Non-roster invitees are swarming to spring training, but do these players ever pan out? Ben looks for an answer in the best of last season's NRI crop
"I’ve always said when it comes to a minor-league contract there’s no such thing as a bad one. There’s no guarantee from the club’s standpoint other than a flight to and from spring training."—Alex Anthopoulos, January 2012
While you’re busy celebrating Presidents Day in traditional American fashion—crossing the Delaware, roadtripping to Mt. Rushmore, trying to keep your anticipation for next week’s 87th Republican primary debate in check—pitchers and catchers will be reporting to training camps across Florida and Arizona. Not quite all of the pitchers and catchers or all of the camps—Mariners pitchers, catchers, and position players reported about a week before everyone else, so Mariners non-roster invitees have already been ostracizing members of their 40-man for days.
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How have recent deals and signing affected players' fantasy values?
Carlos Quentin | San Diego Padres | OF | Acquired via Trade Quentin was acquired earlier this week for minor-league talent and will slot into the middle of the order for San Diego. Unfortunately, while the Padres didn’t give up a whole lot to acquire him, he is a poor fit for the team, and his fantasy owners will not be made happy about the move. Going from one of the most favorable hitter’s parks in baseball to one of the least will destroy much of Quentin’s value. Because he hasn’t posted a batting average about .254 since 2008 (when he hit a healthy .288), power is all he has to offer, and now that may become scarce—think maybe 15 home runs this year, possibly 20 if he can manage to play an entire season healthily.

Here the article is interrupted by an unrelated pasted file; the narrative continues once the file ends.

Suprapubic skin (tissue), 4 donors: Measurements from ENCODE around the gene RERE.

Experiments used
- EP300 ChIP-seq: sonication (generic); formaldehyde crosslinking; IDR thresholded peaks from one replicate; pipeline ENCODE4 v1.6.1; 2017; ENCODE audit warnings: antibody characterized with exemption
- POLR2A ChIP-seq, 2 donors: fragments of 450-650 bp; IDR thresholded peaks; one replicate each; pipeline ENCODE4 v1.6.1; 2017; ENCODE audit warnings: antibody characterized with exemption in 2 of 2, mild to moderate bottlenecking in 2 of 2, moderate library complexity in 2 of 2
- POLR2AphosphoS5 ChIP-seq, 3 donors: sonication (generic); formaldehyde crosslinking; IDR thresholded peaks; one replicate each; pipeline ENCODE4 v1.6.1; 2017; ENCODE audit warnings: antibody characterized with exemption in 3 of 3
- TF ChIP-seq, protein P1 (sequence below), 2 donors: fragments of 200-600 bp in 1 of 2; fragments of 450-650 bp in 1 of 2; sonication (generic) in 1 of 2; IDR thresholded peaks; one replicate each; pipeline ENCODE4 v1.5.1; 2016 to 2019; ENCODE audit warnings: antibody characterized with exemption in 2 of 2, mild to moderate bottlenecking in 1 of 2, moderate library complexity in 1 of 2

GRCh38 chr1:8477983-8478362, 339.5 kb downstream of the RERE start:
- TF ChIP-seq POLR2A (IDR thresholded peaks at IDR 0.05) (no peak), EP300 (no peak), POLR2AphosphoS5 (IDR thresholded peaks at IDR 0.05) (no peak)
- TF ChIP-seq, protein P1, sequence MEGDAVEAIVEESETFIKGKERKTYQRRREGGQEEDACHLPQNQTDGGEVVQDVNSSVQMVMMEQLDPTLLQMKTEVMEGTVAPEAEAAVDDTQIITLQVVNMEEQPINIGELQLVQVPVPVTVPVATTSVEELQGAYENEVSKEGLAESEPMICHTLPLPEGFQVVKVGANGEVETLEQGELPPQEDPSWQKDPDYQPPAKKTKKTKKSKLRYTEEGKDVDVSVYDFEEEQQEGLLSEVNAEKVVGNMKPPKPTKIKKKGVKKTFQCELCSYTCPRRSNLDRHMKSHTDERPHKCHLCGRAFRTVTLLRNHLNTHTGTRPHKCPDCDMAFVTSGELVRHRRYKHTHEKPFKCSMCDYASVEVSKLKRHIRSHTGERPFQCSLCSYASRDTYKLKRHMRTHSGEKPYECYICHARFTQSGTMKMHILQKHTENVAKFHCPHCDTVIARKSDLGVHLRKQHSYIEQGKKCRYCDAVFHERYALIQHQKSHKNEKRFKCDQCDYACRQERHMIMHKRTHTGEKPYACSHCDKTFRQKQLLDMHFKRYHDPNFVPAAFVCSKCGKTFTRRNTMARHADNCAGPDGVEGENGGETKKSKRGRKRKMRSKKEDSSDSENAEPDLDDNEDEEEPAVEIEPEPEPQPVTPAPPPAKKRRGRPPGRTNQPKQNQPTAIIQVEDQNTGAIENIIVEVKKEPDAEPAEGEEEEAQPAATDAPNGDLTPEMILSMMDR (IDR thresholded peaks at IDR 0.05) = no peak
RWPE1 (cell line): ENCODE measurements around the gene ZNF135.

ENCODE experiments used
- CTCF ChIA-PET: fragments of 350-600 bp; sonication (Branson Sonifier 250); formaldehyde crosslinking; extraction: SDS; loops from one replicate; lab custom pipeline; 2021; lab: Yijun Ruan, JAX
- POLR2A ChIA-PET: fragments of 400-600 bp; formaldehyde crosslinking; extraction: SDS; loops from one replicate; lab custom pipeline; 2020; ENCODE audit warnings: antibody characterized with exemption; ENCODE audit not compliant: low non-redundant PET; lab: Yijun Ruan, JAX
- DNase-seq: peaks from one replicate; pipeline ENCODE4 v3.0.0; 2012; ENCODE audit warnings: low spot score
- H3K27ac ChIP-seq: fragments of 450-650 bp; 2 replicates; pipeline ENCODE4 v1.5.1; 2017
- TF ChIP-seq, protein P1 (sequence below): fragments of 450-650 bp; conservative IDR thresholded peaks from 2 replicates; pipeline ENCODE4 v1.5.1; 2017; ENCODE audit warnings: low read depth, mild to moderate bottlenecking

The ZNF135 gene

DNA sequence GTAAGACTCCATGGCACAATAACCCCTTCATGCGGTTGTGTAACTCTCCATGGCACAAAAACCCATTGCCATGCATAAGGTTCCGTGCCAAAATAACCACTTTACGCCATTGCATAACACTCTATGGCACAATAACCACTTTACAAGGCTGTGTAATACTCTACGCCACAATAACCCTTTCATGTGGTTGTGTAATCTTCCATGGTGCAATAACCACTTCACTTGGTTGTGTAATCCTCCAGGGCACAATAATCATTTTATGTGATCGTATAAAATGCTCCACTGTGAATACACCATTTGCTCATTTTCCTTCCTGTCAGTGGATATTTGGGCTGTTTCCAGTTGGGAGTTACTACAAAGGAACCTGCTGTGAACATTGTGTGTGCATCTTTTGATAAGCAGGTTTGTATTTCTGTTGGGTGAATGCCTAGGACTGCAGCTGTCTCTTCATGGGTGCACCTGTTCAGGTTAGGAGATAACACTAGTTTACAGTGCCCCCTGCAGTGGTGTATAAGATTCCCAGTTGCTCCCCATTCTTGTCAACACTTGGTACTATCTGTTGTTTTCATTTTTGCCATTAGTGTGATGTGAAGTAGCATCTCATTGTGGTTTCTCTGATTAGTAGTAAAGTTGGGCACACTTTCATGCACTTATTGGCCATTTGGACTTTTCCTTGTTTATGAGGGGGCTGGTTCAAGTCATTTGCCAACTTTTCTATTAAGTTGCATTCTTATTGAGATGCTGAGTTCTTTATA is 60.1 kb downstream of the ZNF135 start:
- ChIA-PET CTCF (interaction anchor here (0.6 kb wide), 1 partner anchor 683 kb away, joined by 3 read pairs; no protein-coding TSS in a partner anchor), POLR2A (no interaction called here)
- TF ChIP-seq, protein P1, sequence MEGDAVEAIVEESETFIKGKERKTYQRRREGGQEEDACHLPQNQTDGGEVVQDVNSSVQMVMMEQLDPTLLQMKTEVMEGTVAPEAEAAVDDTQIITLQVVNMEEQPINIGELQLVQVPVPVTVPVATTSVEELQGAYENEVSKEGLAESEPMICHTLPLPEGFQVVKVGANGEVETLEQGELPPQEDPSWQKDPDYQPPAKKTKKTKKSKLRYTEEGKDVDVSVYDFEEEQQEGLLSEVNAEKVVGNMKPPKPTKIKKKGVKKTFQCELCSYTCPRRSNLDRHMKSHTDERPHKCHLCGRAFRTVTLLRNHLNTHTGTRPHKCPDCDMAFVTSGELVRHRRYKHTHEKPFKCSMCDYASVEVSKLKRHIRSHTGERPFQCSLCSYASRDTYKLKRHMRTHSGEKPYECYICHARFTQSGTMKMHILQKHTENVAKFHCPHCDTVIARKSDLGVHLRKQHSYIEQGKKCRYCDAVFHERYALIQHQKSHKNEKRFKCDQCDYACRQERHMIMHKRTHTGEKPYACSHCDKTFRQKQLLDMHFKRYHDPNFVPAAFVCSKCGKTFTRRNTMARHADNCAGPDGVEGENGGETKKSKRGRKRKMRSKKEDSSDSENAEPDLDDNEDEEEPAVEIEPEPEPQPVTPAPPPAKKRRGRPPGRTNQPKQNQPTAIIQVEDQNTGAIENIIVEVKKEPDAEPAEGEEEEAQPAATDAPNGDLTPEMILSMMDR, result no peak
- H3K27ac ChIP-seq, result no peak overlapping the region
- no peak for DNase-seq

Perhaps more than anything else, though, this gives Kyle Blanks and Jesus Guzman an automatic “Go to bench, do not pass Go, do not collect $200” card. They’ll no longer be vying for playing time in left field in 2012, and right field is expected to be occupied by a Will Venable/Chris Denorfia platoon. That throws Blanks and Guzman back into the first-base mix. Yonder Alonso still has to be considered the favorite there, but this deal certainly doesn’t do him any favors either between Blanks, Guzman, and Anthony Rizzo nipping at his heels. The only guys actually gaining in all of this are the Padres number two and three hitters (Cameron Maybin? Chase Headley? Orlando Hudson?), who figure to score a few more runs with Quentin behind them.
With minimal payroll flexibility, the Padres need young players to improve quickly.
Kiss 'Em Goodbye is a series focusing on MLB teams as their postseason dreams fade—whether in September (or before), the League Division Series, League Championship Series or World Series. It combines a broad overview from Baseball Prospectus, a front-office take from former MLB GM Jim Bowden, a best- and worst-case scenario ZiPS projection for 2012 from Dan Szymborski and Kevin Goldstein's farm system overview.
Though it looks like a two-horse race in the NL West, even those players on losing clubs have something to play for.
In Phoenix, the Diamondbacks have skidded into a five-game losing streak after riding the heroics of a succession of first basemen (Brandon Allen, Paul Goldschmidt, Lyle Overbay... perhaps it is time to put in a call for Travis Lee?). In San Francisco, the Giants struggle to stay healthy, a problem that dogs all old people, not just those who play baseball for Brian Sabean's geriatric club.
Deadline deals mean Michael drops one Value Pick and adds another one, while a third VP changes teams.
In fantasy baseball as in life, timing is everything. Sometimes we make fantasy moves a bit too soon, and sometimes we make them a bit too late. This week, I’ll look at both kinds of mistakes, although if either player means everything to your fantasy team, you may be beyond the help of even our crack Value Picks staff.